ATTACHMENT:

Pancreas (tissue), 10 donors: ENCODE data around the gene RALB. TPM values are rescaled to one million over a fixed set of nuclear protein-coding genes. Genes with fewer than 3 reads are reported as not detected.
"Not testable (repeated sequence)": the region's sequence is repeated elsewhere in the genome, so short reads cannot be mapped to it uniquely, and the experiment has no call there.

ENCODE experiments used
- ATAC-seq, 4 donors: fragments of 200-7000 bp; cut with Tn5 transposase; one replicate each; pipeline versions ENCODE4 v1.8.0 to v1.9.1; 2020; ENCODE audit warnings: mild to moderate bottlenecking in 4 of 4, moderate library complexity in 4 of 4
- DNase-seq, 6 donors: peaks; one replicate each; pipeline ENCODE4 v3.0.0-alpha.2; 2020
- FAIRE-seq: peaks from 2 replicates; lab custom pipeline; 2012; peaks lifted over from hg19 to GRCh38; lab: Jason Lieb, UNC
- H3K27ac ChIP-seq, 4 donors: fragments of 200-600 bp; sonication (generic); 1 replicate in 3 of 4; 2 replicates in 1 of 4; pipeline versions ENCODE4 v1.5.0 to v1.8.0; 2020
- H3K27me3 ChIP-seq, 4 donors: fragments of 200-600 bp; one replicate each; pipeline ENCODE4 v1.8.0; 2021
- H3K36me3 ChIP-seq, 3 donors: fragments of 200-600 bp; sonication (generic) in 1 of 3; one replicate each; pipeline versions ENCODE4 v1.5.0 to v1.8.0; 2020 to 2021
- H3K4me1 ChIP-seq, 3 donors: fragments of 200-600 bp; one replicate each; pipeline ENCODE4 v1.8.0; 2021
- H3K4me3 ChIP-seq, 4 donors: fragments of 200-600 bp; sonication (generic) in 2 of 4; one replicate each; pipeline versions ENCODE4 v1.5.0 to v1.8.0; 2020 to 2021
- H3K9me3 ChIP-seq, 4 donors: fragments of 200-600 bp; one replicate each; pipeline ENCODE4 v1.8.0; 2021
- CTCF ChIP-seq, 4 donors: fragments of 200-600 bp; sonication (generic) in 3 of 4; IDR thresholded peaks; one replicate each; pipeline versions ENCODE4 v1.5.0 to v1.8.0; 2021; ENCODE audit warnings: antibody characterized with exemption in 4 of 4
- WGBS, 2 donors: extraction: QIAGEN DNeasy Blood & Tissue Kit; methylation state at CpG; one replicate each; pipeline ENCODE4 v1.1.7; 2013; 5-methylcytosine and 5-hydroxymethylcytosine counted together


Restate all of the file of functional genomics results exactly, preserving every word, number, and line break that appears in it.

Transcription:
Pancreas (tissue), 10 donors: ENCODE data around the gene RALB. TPM values are rescaled to one million over a fixed set of nuclear protein-coding genes. Genes with fewer than 3 reads are reported as not detected.
"Not testable (repeated sequence)": the region's sequence is repeated elsewhere in the genome, so short reads cannot be mapped to it uniquely, and the experiment has no call there.

ENCODE experiments used
- ATAC-seq, 4 donors: fragments of 200-7000 bp; cut with Tn5 transposase; one replicate each; pipeline versions ENCODE4 v1.8.0 to v1.9.1; 2020; ENCODE audit warnings: mild to moderate bottlenecking in 4 of 4, moderate library complexity in 4 of 4
- DNase-seq, 6 donors: peaks; one replicate each; pipeline ENCODE4 v3.0.0-alpha.2; 2020
- FAIRE-seq: peaks from 2 replicates; lab custom pipeline; 2012; peaks lifted over from hg19 to GRCh38; lab: Jason Lieb, UNC
- H3K27ac ChIP-seq, 4 donors: fragments of 200-600 bp; sonication (generic); 1 replicate in 3 of 4; 2 replicates in 1 of 4; pipeline versions ENCODE4 v1.5.0 to v1.8.0; 2020
- H3K27me3 ChIP-seq, 4 donors: fragments of 200-600 bp; one replicate each; pipeline ENCODE4 v1.8.0; 2021
- H3K36me3 ChIP-seq, 3 donors: fragments of 200-600 bp; sonication (generic) in 1 of 3; one replicate each; pipeline versions ENCODE4 v1.5.0 to v1.8.0; 2020 to 2021
- H3K4me1 ChIP-seq, 3 donors: fragments of 200-600 bp; one replicate each; pipeline ENCODE4 v1.8.0; 2021
- H3K4me3 ChIP-seq, 4 donors: fragments of 200-600 bp; sonication (generic) in 2 of 4; one replicate each; pipeline versions ENCODE4 v1.5.0 to v1.8.0; 2020 to 2021
- H3K9me3 ChIP-seq, 4 donors: fragments of 200-600 bp; one replicate each; pipeline ENCODE4 v1.8.0; 2021
- CTCF ChIP-seq, 4 donors: fragments of 200-600 bp; sonication (generic) in 3 of 4; IDR thresholded peaks; one replicate each; pipeline versions ENCODE4 v1.5.0 to v1.8.0; 2021; ENCODE audit warnings: antibody characterized with exemption in 4 of 4
- WGBS, 2 donors: extraction: QIAGEN DNeasy Blood & Tissue Kit; methylation state at CpG; one replicate each; pipeline ENCODE4 v1.1.7; 2013; 5-methylcytosine and 5-hydroxymethylcytosine counted together